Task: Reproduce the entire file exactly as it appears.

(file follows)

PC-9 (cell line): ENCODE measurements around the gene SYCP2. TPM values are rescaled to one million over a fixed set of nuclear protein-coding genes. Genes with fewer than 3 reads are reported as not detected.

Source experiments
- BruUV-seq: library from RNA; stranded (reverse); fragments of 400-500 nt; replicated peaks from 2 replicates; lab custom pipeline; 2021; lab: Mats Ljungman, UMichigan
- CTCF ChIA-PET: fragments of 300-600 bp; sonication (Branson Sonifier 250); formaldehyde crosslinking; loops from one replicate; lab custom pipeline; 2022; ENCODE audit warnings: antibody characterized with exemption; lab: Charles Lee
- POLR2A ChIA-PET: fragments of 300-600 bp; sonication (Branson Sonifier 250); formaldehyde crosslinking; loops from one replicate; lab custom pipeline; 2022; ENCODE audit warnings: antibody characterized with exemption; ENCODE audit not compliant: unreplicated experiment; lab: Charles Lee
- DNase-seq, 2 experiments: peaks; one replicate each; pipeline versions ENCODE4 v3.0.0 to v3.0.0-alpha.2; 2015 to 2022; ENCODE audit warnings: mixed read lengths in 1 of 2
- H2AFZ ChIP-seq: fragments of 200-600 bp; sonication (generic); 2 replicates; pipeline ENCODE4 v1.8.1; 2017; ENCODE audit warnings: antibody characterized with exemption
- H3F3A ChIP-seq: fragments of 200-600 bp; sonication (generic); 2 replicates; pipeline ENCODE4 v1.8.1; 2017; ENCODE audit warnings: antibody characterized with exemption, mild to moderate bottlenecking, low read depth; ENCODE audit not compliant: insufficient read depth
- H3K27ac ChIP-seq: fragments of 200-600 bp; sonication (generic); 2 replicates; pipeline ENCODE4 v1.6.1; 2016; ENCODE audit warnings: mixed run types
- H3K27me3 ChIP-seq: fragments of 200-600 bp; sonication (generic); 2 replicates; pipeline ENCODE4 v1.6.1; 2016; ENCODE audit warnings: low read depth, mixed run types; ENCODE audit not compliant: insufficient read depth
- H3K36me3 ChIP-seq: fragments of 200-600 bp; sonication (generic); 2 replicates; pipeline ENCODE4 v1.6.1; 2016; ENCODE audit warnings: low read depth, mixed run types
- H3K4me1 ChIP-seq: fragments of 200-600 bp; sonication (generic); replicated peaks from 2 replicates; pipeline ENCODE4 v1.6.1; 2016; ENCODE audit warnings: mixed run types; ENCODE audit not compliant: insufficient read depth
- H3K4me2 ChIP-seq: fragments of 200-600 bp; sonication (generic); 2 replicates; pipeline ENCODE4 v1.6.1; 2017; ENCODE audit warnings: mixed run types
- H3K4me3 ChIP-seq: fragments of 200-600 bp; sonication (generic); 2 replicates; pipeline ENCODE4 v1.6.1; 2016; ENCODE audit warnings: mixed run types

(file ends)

PC-9 (cell line): ENCODE measurements around the gene SYCP2. TPM values are rescaled to one million over a fixed set of nuclear protein-coding genes. Genes with fewer than 3 reads are reported as not detected.

Source experiments
- BruUV-seq: library from RNA; stranded (reverse); fragments of 400-500 nt; replicated peaks from 2 replicates; lab custom pipeline; 2021; lab: Mats Ljungman, UMichigan
- CTCF ChIA-PET: fragments of 300-600 bp; sonication (Branson Sonifier 250); formaldehyde crosslinking; loops from one replicate; lab custom pipeline; 2022; ENCODE audit warnings: antibody characterized with exemption; lab: Charles Lee
- POLR2A ChIA-PET: fragments of 300-600 bp; sonication (Branson Sonifier 250); formaldehyde crosslinking; loops from one replicate; lab custom pipeline; 2022; ENCODE audit warnings: antibody characterized with exemption; ENCODE audit not compliant: unreplicated experiment; lab: Charles Lee
- DNase-seq, 2 experiments: peaks; one replicate each; pipeline versions ENCODE4 v3.0.0 to v3.0.0-alpha.2; 2015 to 2022; ENCODE audit warnings: mixed read lengths in 1 of 2
- H2AFZ ChIP-seq: fragments of 200-600 bp; sonication (generic); 2 replicates; pipeline ENCODE4 v1.8.1; 2017; ENCODE audit warnings: antibody characterized with exemption
- H3F3A ChIP-seq: fragments of 200-600 bp; sonication (generic); 2 replicates; pipeline ENCODE4 v1.8.1; 2017; ENCODE audit warnings: antibody characterized with exemption, mild to moderate bottlenecking, low read depth; ENCODE audit not compliant: insufficient read depth
- H3K27ac ChIP-seq: fragments of 200-600 bp; sonication (generic); 2 replicates; pipeline ENCODE4 v1.6.1; 2016; ENCODE audit warnings: mixed run types
- H3K27me3 ChIP-seq: fragments of 200-600 bp; sonication (generic); 2 replicates; pipeline ENCODE4 v1.6.1; 2016; ENCODE audit warnings: low read depth, mixed run types; ENCODE audit not compliant: insufficient read depth
- H3K36me3 ChIP-seq: fragments of 200-600 bp; sonication (generic); 2 replicates; pipeline ENCODE4 v1.6.1; 2016; ENCODE audit warnings: low read depth, mixed run types
- H3K4me1 ChIP-seq: fragments of 200-600 bp; sonication (generic); replicated peaks from 2 replicates; pipeline ENCODE4 v1.6.1; 2016; ENCODE audit warnings: mixed run types; ENCODE audit not compliant: insufficient read depth
- H3K4me2 ChIP-seq: fragments of 200-600 bp; sonication (generic); 2 replicates; pipeline ENCODE4 v1.6.1; 2017; ENCODE audit warnings: mixed run types
- H3K4me3 ChIP-seq: fragments of 200-600 bp; sonication (generic); 2 replicates; pipeline ENCODE4 v1.6.1; 2016; ENCODE audit warnings: mixed run types